In July, Blackbaud, a U.S.-based cloud computing provider and one of the world’s largest providers of education administration, fundraising, and financial management software, notified users of its services that it had suffered a ransomware attack in May 2020 in relation to personal data stored on its servers. Numerous colleges, universities, high schools, foundations, and other nonprofits across the U.K., U.S., and Canada were affected. While unsuccessful in blocking access to the database targeted in the attack, the cybercriminal was able to remove a copy of a subset of several of Blackbaud’s clients’ data. Blackbaud has indicated that the compromise persisted over three months, from February 7 to May 20, 2020.
Blackbaud faces criticism for taking many weeks to inform its customers of the breach. Additionally, Blackbaud’s handling of the attack has raised some questions. The company’s notice to its customers asserts that it paid the cybercriminal’s ransom and that it somehow confirmed that the cybercriminal’s copy was destroyed and not further shared. While paying ransom demands is not unlawful, it goes against the official advice issued by many law enforcement agencies, including the FBI.
Whether or not your organization’s data was compromised in the Blackbaud attack, the incident serves as an excellent reminder of what to do in the event your data is compromised one way or another. In addition to reviewing Blackbaud’s notice and suggested resources, organizations should consider the following steps, which apply generally, regardless of the scope and nature of a cyberattack:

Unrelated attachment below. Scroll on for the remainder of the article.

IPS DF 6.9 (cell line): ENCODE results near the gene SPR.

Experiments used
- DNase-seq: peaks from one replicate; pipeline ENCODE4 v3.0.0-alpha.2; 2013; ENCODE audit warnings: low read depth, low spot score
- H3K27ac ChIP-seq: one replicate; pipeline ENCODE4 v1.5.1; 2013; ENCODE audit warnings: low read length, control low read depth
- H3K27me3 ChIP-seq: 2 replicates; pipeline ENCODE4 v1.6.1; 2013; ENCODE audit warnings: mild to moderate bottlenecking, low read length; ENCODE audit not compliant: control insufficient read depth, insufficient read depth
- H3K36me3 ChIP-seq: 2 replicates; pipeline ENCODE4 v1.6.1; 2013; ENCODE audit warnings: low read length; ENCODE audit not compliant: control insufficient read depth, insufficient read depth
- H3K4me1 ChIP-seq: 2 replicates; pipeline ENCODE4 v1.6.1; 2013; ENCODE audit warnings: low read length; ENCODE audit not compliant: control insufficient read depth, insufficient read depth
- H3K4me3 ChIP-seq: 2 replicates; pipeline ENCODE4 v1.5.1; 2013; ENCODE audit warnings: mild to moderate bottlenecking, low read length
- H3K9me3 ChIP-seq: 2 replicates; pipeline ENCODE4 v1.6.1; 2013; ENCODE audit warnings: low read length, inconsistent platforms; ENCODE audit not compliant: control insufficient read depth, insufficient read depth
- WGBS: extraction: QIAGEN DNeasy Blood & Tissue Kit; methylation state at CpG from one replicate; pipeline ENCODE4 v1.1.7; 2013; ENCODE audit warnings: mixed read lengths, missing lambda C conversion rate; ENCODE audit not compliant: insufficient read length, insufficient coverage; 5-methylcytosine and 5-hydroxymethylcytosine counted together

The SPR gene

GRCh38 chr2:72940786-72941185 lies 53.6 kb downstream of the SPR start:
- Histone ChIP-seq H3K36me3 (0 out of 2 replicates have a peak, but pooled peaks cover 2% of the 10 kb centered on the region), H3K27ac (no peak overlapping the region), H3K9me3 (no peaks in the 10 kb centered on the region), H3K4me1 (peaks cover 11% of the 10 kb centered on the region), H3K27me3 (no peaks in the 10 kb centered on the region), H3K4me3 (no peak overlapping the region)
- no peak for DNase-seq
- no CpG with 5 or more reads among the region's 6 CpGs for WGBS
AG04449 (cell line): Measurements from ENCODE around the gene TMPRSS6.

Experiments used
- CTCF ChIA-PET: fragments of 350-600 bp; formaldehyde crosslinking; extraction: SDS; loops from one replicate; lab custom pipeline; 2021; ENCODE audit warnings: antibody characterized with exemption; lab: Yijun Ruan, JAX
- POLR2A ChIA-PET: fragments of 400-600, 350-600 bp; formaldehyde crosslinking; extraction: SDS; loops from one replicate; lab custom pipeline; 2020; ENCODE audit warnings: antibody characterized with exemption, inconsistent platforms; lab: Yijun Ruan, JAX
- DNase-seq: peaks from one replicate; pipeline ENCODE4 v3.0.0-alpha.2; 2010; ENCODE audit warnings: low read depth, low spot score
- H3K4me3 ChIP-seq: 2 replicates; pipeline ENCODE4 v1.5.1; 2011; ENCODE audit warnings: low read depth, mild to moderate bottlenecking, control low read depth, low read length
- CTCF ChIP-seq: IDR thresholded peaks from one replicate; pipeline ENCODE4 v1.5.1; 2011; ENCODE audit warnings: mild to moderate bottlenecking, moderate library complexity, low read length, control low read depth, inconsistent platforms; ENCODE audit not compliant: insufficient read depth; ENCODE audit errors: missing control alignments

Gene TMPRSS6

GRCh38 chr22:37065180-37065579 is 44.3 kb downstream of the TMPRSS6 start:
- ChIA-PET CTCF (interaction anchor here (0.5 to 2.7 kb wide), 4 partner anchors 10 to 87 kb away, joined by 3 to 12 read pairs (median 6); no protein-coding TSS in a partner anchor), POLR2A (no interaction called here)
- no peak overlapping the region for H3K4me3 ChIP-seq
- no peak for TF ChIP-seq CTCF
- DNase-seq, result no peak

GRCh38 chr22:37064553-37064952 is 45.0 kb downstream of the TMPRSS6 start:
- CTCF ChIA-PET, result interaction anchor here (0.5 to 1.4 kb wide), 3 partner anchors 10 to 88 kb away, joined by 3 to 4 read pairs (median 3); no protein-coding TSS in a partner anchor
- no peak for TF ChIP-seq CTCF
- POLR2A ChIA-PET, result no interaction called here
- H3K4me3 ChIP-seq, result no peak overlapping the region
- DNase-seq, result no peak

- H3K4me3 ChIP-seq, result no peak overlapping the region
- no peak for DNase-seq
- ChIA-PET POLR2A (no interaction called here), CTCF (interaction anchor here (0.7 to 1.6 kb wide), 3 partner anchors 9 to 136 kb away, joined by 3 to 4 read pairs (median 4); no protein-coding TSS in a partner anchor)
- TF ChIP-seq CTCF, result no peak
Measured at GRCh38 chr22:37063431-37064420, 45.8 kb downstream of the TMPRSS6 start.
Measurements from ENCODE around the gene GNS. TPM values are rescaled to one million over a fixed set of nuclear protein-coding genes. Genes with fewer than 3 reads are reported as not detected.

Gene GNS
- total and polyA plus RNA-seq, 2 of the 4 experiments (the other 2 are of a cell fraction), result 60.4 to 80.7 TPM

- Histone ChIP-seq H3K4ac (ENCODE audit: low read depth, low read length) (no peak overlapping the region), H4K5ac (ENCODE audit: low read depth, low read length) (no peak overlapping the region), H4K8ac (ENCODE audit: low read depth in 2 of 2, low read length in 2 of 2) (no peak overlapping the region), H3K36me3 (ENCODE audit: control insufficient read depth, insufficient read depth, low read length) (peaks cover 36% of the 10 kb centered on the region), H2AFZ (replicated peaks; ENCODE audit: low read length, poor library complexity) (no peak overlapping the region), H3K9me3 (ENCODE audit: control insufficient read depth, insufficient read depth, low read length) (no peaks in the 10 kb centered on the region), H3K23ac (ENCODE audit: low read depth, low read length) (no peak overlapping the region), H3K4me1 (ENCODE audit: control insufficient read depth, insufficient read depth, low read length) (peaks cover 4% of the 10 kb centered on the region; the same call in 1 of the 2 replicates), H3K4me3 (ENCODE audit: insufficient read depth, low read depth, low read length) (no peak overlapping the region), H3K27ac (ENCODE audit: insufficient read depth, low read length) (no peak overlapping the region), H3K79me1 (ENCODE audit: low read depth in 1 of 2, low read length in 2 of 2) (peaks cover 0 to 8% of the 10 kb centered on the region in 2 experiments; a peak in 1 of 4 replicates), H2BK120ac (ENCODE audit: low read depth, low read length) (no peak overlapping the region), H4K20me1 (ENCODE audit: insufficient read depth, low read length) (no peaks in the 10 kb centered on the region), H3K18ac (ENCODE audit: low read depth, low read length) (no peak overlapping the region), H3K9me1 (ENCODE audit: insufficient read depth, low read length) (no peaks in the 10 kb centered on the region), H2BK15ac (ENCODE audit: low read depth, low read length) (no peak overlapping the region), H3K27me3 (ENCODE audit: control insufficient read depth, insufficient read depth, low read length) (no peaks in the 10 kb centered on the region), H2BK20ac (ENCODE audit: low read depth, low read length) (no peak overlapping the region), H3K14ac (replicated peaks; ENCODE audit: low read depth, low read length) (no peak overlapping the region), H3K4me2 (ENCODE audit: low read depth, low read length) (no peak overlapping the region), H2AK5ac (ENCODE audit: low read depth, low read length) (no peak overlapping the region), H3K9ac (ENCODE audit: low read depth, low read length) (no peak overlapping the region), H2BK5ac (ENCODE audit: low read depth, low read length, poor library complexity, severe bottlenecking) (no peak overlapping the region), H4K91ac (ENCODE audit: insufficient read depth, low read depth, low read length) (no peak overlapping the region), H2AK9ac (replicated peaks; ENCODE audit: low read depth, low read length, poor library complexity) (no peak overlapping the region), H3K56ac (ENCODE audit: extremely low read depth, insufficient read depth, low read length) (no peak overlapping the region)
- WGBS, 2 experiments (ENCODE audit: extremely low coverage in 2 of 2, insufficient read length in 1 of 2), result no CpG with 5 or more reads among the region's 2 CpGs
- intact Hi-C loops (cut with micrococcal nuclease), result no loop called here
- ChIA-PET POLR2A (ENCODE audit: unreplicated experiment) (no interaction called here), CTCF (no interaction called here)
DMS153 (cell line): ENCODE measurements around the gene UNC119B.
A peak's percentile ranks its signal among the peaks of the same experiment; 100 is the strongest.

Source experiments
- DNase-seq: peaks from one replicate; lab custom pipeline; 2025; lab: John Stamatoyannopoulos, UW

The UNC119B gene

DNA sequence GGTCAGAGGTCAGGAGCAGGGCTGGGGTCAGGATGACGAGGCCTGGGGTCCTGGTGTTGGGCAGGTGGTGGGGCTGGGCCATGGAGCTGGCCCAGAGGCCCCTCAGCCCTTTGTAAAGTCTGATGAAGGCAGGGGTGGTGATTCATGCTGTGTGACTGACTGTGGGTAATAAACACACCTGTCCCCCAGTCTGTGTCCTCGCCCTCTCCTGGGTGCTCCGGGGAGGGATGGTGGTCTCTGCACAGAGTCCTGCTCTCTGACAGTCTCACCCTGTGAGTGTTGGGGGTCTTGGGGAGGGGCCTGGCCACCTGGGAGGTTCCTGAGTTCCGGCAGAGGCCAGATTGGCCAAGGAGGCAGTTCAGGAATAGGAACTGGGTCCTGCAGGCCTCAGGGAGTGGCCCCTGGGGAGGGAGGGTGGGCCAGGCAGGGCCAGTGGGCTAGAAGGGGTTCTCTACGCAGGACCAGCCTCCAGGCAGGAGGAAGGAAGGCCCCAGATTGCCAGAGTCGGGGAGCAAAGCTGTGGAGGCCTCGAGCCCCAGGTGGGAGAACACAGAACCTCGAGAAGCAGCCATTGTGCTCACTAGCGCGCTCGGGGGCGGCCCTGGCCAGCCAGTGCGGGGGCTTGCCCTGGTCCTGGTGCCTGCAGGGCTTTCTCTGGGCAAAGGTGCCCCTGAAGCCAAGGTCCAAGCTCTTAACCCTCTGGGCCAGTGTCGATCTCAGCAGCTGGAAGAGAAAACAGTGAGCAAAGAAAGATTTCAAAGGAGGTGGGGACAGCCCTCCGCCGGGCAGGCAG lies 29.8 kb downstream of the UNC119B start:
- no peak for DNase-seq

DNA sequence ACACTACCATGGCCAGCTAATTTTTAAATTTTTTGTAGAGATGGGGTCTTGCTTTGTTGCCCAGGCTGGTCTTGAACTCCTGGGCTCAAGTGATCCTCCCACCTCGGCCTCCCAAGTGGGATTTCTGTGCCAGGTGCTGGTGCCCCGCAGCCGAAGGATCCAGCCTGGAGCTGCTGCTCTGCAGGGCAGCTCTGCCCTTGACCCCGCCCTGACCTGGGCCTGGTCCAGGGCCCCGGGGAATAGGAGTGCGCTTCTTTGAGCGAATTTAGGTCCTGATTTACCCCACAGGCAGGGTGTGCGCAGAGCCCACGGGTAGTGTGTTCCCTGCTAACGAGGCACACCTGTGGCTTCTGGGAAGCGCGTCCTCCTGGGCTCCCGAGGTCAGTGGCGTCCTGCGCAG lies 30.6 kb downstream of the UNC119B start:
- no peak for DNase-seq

- Consult your incident response plan, customer notification policies, vendor contracts, and cyber insurance coverage. Some data breach insurance coverage comes with incident response resources, including payment for breach counsel and forensic IT firms.
- Know exactly what categories of personal information were likely compromised. If personal or financial account information was not accessed and was properly encrypted, most data breach notification laws will not be triggered; however, the legal definition of protected personal information varies by statute, by state, and by country.
- Know where potentially impacted constituents are located. Breach notification requirements vary by jurisdiction. Individuals located in the European Union, for example, have broader rights regarding their personal information, which may require notification not required elsewhere. Prompt reporting and consultation may also be required by the applicable EU member state data protection authority under the GDPR.
- Document your incident response and decision making. Whether you decide to notify constituents or not, document your investigation, analysis, and decisions. In most cases, it is the data “owner” and not the service provider who is accountable for ensuring the protection of personal information. If ever called upon to demonstrate that you took appropriate action, your documentation should serve you well.
- Tucker Ellis is here for you. No matter the nature and extent of the data breach you are facing, Tucker Ellis is here to guide you through the legal questions you may have concerning your notification obligations, potential liability, and how to mitigate the risk of future attacks.
If you have any questions or would like additional information, please contact any member of our Privacy & Data Security Group.